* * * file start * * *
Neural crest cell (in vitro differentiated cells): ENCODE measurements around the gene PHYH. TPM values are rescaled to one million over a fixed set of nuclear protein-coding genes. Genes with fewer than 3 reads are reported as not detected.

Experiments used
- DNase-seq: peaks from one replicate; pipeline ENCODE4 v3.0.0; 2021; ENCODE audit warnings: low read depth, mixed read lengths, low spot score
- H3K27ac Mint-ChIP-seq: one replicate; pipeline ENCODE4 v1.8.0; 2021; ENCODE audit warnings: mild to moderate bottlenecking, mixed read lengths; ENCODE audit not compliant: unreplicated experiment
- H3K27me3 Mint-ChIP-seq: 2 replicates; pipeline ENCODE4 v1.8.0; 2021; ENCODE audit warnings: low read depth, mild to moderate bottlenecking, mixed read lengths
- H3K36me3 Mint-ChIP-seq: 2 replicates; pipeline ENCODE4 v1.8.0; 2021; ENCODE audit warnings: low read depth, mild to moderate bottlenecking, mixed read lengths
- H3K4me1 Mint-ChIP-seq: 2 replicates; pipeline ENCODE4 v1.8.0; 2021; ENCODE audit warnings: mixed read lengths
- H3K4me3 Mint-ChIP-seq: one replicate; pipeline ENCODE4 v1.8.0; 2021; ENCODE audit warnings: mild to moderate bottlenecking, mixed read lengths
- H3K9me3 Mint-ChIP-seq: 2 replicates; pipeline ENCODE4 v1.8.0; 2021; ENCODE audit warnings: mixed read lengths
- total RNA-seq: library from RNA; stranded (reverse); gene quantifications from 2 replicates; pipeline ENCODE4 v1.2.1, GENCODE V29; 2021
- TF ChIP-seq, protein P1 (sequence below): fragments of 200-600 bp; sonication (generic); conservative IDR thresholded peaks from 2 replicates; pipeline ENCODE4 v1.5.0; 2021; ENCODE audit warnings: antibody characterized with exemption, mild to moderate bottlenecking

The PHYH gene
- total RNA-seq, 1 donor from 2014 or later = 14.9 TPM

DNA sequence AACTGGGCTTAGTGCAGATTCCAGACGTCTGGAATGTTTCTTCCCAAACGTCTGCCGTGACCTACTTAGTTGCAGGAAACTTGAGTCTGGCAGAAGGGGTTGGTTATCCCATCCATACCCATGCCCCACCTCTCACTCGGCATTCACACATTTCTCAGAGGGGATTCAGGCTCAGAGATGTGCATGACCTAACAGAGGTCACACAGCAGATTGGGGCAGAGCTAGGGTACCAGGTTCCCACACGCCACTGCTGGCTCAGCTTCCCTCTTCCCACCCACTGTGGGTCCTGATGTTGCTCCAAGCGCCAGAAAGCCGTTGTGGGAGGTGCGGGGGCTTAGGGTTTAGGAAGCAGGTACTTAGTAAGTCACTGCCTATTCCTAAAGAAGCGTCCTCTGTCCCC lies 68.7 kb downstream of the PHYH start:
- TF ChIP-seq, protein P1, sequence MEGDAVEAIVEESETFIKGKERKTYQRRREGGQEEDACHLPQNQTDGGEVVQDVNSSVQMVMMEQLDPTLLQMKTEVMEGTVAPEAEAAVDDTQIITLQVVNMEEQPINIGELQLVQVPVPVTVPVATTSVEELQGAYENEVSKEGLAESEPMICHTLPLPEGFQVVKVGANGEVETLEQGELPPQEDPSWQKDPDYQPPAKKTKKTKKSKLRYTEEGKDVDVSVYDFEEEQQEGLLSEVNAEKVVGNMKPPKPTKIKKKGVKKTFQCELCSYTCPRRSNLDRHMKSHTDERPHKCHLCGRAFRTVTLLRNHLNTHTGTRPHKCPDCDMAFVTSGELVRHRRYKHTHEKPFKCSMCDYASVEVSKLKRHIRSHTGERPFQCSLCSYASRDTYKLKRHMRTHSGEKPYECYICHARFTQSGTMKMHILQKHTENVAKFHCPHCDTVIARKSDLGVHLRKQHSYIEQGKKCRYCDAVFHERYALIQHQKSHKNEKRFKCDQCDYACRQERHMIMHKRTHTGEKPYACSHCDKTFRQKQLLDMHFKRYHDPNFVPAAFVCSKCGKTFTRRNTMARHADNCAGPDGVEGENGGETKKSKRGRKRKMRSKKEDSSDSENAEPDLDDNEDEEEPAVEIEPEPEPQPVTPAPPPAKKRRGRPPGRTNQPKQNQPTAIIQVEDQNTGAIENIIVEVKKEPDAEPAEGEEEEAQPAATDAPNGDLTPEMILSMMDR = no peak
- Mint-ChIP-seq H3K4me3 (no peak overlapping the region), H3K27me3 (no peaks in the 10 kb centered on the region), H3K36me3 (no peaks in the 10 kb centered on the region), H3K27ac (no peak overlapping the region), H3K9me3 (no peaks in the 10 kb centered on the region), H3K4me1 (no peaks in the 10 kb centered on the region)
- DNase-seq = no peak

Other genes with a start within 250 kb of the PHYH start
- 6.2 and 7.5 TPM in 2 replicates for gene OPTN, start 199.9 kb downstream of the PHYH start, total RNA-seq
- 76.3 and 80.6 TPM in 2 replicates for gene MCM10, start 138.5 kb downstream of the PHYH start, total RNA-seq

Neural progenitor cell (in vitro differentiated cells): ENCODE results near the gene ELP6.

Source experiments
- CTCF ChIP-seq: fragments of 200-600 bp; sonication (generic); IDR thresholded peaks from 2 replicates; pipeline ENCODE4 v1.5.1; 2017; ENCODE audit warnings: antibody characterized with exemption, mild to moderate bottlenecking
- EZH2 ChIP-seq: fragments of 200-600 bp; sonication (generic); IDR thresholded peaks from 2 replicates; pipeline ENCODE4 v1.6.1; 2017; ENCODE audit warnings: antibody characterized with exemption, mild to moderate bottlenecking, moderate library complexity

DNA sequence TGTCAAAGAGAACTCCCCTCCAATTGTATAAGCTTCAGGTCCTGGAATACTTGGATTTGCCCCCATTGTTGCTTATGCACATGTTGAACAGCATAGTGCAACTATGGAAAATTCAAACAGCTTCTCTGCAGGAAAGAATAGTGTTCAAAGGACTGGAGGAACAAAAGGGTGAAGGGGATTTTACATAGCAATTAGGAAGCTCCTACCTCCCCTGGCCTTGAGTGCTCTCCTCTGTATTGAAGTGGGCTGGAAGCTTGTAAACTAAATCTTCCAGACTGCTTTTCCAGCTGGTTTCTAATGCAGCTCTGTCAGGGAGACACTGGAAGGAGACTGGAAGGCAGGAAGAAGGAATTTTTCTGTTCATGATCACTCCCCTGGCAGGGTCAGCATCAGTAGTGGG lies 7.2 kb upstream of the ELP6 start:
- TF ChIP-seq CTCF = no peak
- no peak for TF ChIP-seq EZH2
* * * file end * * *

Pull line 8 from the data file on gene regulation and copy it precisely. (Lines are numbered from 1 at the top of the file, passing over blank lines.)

- H3K4me3 Mint-ChIP-seq: one replicate; pipeline ENCODE4 v1.8.0; 2021; ENCODE audit warnings: mild to moderate bottlenecking, mixed read lengths